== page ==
People with reduced liver or kidney function should be cautious when using antibiotics. This may affect the types of antibiotics they can use or the dose they receive.

Likewise, women who are pregnant or breast-feeding should speak with a doctor about the best antibiotics to take.

Interactions

Individuals taking an antibiotic should not take other medicines or herbal remedies without speaking with a doctor first. Certain OTC medicines might also interact with antibiotics.

Some doctors suggest that antibiotics can reduce the effectiveness of oral contraceptives. However, research does not generally support this.

Nonetheless, people who experience diarrhea and vomiting or are not taking their oral contraceptive during illness because of an upset stomach might find that its effectiveness reduces.

In these circumstances, take additional contraceptive precautions.

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People must not stop a course of antibiotics halfway through. If in doubt, they can ask their doctor for advice.

People usually take antibiotics by mouth. However, doctors can administer them by injection or apply them directly to the part of the body with infection.

Most antibiotics start combating infection within a few hours. Complete the whole course of medication to prevent the return of the infection.

Stopping the medication before the course has finished increases the risk that the bacteria will become resistant to future treatments. The ones that survive will have had some exposure to the antibiotic and may consequently develop resistance to it.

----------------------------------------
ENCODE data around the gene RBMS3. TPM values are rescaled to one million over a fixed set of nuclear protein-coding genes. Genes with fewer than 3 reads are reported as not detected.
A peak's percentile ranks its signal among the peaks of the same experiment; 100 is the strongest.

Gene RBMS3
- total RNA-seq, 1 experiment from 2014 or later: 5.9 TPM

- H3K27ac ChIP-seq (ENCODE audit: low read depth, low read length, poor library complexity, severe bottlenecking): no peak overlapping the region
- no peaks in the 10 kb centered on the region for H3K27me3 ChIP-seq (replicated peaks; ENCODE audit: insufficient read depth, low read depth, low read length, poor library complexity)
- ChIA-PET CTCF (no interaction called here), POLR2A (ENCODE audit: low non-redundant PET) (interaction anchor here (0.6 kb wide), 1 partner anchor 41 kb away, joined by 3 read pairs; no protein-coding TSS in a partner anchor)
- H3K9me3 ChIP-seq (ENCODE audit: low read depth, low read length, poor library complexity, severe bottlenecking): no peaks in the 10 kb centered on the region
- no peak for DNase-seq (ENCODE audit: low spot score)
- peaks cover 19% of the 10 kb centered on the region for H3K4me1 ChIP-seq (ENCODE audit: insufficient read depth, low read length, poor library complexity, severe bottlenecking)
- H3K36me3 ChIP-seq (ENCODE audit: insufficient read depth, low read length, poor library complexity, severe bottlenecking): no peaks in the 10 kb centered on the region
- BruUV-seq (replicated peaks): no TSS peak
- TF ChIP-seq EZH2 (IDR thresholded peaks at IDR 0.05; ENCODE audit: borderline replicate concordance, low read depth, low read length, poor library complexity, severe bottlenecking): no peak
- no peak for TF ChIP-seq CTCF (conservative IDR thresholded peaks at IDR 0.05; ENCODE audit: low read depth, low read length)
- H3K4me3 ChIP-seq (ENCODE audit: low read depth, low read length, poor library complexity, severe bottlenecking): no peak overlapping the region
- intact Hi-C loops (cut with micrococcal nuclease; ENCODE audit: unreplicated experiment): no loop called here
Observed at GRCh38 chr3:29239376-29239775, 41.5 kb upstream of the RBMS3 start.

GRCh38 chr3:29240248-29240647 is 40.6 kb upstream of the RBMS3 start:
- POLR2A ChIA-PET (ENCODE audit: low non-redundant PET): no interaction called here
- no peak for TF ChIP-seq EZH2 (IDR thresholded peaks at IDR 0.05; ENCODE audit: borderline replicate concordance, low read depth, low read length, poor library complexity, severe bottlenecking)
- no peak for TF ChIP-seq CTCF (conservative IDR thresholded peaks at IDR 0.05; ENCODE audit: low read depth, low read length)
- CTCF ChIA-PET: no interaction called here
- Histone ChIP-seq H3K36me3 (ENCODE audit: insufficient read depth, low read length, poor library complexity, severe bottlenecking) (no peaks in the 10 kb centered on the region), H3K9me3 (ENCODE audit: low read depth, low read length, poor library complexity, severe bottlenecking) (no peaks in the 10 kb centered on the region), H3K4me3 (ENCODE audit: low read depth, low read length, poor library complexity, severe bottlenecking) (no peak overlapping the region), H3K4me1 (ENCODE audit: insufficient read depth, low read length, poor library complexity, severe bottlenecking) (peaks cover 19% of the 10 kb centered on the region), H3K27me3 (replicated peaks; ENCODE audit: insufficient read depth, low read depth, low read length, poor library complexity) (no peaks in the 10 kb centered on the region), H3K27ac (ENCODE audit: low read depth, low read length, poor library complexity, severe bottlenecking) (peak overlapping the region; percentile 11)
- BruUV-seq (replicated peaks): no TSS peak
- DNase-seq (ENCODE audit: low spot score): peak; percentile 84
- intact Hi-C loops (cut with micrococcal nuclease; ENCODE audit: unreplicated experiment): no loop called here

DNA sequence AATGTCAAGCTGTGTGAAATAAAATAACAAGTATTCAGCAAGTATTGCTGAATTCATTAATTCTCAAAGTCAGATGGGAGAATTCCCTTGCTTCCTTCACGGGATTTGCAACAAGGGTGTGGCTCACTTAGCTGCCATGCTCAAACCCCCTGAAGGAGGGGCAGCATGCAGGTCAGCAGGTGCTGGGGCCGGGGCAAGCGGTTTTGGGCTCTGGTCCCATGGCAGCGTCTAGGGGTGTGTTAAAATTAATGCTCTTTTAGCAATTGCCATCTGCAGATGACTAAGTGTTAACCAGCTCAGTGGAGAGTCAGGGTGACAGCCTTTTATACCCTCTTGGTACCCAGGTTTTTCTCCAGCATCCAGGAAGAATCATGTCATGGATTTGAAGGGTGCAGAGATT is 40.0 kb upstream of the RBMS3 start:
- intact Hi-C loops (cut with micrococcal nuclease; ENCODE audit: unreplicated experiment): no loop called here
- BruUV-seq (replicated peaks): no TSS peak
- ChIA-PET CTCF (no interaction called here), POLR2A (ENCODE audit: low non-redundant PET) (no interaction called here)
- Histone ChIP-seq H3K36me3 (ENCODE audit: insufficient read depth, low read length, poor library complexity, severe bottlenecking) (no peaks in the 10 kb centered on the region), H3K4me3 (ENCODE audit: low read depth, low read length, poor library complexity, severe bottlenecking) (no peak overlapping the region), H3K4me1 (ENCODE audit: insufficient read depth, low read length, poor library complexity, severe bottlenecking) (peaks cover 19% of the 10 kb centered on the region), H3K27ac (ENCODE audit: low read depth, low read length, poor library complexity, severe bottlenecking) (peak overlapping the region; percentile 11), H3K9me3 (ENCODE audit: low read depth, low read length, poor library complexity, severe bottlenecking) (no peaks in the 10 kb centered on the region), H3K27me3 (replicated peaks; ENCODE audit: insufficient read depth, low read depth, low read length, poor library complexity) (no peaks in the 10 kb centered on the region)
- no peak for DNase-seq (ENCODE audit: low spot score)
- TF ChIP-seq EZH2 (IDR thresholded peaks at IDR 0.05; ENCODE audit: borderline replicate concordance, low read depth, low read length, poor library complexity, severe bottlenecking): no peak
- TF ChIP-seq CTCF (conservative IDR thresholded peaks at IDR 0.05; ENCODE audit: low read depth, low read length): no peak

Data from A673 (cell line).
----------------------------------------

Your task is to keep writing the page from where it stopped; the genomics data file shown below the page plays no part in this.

An individual needs to complete the course of antibiotic treatment even after they see an improvement in symptoms.

Do not take some antibiotics with certain foods and drinks. Take others on an empty stomach, about an hour before meals, or 2 hours after. Follow the instructions correctly for the medication to be effective. People taking metronidazole should not drink alcohol.

Avoid dairy products when taking tetracyclines, as these might disrupt the absorption of the medication.

Q:

Are there any bacteria that are resistant to all antibiotics?

A:

There are several different types of bacteria that are resistant to the antibiotics that have been the most effective against them. Some examples include:

  • ethicillin-resistant Staphylococcus aureus (MERSA); multi-drug-resistant Mycobacterium tuberculosis (MDR-TB)
  • carbapenem-resistant Enterobacteriaceae (CRE) gut bacteria
  • vancomycin-resistant Enterococcus (VRE)

When one of these bacteria causes an infection, it can be very difficult, if not impossible, to cure.

Alan Carter, PharmD Answers represent the opinions of our medical experts. All content is strictly informational and should not be considered medical advice.